KYIV (Reuters) - Belarusian President Alexander Lukashenko's government said on Wednesday it could suspend an accord with the European Union on accepting refugees, as both sides traded blame over a build-up of migrants on the Belarusian border.
Lukashenko has submitted a draft law to parliament to suspend the accord, which obliges Minsk to take back migrants who entered the EU via Belarus but who violated their conditions of stay, entry or residence.
"The document was prepared in response to the unfriendly actions taken by the EU and its member states towards Belarus," Lukashenko's press service said in a statement.
"In the near future, the corresponding obligations of our country will be 'frozen'."
EU countries have accused Lukashenko of encouraging hundreds of migrants to cross illegally into the EU via Poland and Lithuania in retaliation for Western sanctions imposed on Minsk.
Belarus has blamed EU countries for the row, which has left migrants stranded at the border and prompted Poland to impose a state of emergency in two regions for the first time since the fall of communism.
The Polish foreign ministry did not immediately respond on Wednesday to a request for comment on Lukashenko's move to freeze the accord.
Belarus and the West have been at loggerheads since Lukashenko launched a violent crackdown on mass street protests following a disputed election in August 2020.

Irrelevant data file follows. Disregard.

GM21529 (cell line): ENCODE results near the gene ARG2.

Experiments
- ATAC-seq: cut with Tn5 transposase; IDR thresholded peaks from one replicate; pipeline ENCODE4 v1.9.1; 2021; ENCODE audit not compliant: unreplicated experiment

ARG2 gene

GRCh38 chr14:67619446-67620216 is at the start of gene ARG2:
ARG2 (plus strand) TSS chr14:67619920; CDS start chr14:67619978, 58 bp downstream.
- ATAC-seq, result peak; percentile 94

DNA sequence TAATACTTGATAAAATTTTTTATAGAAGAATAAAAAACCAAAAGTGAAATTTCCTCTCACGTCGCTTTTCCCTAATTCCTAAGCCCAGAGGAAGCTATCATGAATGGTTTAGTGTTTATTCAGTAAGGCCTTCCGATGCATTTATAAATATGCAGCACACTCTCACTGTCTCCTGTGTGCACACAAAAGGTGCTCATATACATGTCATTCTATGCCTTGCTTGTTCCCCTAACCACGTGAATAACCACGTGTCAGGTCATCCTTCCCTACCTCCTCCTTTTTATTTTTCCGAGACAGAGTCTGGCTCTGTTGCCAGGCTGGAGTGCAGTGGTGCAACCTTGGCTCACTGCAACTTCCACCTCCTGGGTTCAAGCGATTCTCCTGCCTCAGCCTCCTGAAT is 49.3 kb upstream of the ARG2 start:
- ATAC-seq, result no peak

The refugee accord, signed at the start of last year before the election, had been a precondition for Belarus obtaining a simplified visa regime for the EU.
The EU mission in Minsk on Wednesday delivered a diplomatic demarche to Belarus, citing a 50-fold increase in irregular border crossings.
"The EU condemns the instrumentalisation of migrants for political purposes and urges the authorities in Belarus to stop this practice," the EU said in a statement. "Irregular migration cannot be used as a bargaining chip."
Tens of thousands of people were detained after last year's election, which the protesters say was blatantly rigged to prolong Lukashenko's rule since 1994.
Lukashenko refused to step down, bolstered by diplomatic and financial support from Moscow. He is due to meet Russian President Vladimir Putin on Thursday ahead of joint military drills.
(Writing by Matthias Williams; Editing by Gareth Jones)